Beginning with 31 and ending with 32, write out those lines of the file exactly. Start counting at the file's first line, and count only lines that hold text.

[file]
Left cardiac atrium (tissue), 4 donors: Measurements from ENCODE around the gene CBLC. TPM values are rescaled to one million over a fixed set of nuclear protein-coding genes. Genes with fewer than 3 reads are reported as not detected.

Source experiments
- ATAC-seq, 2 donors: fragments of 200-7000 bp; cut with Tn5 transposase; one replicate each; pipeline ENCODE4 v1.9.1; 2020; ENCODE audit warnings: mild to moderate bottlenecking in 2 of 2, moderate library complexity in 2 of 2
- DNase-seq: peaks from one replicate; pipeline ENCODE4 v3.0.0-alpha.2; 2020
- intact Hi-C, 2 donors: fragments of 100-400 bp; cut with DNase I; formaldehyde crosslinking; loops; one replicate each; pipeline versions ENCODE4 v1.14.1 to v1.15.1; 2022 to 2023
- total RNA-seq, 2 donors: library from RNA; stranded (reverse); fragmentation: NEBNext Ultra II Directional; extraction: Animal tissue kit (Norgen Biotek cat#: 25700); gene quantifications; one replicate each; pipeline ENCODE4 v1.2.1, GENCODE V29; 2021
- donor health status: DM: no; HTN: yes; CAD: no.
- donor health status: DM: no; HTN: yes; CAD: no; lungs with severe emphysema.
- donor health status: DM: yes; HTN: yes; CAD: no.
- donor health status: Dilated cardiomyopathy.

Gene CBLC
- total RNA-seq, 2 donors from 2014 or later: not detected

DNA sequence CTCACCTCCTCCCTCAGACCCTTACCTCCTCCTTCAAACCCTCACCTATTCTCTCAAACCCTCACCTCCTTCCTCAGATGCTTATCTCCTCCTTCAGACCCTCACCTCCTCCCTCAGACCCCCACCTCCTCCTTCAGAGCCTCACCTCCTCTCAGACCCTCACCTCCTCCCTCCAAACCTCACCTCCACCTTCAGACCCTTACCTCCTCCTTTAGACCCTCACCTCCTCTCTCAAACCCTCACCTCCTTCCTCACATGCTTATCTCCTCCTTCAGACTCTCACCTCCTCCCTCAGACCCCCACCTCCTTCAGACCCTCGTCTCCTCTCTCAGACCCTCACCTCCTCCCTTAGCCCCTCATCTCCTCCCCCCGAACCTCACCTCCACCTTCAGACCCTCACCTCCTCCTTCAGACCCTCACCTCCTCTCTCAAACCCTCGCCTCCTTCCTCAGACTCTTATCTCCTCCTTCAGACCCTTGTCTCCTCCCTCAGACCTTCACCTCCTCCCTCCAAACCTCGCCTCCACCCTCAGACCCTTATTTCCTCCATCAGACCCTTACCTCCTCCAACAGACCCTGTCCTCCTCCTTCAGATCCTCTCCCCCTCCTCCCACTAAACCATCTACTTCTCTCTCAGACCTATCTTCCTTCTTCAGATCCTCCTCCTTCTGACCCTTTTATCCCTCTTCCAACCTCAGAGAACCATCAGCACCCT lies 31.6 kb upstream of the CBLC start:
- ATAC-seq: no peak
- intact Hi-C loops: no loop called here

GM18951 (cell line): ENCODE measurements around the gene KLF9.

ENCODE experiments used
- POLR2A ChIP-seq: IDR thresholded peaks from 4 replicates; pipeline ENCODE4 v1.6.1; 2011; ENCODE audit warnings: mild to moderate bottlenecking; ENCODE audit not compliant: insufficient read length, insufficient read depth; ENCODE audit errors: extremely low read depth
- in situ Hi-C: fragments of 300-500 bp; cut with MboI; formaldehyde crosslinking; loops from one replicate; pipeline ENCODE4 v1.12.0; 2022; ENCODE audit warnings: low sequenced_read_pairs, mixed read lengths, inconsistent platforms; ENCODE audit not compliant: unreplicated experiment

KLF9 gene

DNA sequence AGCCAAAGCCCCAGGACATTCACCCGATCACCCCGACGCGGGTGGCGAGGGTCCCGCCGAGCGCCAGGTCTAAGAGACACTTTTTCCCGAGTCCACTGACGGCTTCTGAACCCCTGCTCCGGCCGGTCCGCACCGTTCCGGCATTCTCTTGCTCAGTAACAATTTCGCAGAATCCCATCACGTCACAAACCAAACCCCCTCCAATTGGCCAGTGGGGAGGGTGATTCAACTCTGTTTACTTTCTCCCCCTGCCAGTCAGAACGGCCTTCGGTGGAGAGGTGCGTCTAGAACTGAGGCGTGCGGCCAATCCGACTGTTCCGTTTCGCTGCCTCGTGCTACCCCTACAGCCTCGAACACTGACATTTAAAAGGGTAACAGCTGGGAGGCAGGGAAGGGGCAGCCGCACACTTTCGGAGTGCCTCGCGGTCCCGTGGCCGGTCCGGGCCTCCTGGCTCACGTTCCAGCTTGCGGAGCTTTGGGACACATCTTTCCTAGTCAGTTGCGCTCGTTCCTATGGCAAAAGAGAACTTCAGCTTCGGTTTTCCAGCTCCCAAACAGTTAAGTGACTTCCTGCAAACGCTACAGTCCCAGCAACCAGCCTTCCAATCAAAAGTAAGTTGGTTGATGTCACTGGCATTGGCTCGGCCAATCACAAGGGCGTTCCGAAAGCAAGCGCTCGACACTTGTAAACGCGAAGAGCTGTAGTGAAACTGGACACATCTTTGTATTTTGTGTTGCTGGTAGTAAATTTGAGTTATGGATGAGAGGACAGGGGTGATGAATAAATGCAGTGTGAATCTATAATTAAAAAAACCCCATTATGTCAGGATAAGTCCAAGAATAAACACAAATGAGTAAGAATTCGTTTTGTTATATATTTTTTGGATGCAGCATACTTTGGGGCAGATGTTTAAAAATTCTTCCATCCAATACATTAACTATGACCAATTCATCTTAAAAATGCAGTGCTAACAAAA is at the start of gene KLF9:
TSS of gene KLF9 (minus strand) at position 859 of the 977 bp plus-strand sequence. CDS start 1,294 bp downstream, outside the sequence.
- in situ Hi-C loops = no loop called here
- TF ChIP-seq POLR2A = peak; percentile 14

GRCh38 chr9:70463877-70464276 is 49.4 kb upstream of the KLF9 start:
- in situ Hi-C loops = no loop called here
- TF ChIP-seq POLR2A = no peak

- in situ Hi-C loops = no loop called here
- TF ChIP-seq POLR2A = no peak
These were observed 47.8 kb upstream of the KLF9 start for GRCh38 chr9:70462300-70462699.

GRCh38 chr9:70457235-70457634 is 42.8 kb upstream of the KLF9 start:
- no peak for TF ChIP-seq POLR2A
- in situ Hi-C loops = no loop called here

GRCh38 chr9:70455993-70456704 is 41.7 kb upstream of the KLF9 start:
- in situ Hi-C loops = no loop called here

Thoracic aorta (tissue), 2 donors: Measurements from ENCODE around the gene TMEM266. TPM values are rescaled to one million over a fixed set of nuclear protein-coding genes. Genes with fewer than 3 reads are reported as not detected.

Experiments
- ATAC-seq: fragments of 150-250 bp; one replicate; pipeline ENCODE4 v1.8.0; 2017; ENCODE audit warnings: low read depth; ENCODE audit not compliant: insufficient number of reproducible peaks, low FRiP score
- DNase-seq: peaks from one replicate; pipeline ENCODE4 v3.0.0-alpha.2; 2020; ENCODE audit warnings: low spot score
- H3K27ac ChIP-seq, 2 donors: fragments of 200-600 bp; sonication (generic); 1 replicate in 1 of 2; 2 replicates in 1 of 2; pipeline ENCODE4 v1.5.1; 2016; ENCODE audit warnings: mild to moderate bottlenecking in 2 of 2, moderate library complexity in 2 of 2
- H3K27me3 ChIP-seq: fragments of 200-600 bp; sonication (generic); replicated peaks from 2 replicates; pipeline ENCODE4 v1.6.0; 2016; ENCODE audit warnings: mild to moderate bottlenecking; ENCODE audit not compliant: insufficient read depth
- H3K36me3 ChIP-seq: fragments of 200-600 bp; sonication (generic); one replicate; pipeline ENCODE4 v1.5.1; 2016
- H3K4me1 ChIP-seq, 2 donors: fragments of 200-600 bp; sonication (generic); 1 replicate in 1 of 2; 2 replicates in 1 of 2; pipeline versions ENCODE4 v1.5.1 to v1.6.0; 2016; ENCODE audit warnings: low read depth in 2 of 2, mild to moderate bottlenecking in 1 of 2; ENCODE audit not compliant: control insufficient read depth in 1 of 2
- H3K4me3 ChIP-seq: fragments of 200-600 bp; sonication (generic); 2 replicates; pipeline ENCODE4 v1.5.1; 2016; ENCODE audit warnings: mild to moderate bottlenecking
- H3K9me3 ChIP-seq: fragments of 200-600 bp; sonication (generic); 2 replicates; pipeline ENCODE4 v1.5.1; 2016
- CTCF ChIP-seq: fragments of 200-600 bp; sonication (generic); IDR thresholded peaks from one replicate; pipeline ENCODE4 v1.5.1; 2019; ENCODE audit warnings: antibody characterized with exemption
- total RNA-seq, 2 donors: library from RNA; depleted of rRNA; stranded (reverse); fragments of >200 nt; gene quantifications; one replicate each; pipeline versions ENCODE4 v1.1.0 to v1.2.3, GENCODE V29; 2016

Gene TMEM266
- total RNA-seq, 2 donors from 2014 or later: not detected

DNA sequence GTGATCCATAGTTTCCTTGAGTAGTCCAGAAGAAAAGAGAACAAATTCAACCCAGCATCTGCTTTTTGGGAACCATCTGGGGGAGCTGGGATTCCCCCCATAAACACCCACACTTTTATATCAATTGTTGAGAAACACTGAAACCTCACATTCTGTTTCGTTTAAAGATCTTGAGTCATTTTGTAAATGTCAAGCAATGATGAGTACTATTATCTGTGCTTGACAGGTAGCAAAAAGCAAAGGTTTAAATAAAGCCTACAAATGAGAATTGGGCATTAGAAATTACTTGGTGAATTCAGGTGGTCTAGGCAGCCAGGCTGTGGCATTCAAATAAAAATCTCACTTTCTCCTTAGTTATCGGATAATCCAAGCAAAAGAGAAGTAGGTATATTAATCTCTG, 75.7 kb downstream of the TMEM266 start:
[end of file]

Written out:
GRCh38 chr9:70457235-70457634 is 42.8 kb upstream of the KLF9 start:
- no peak for TF ChIP-seq POLR2A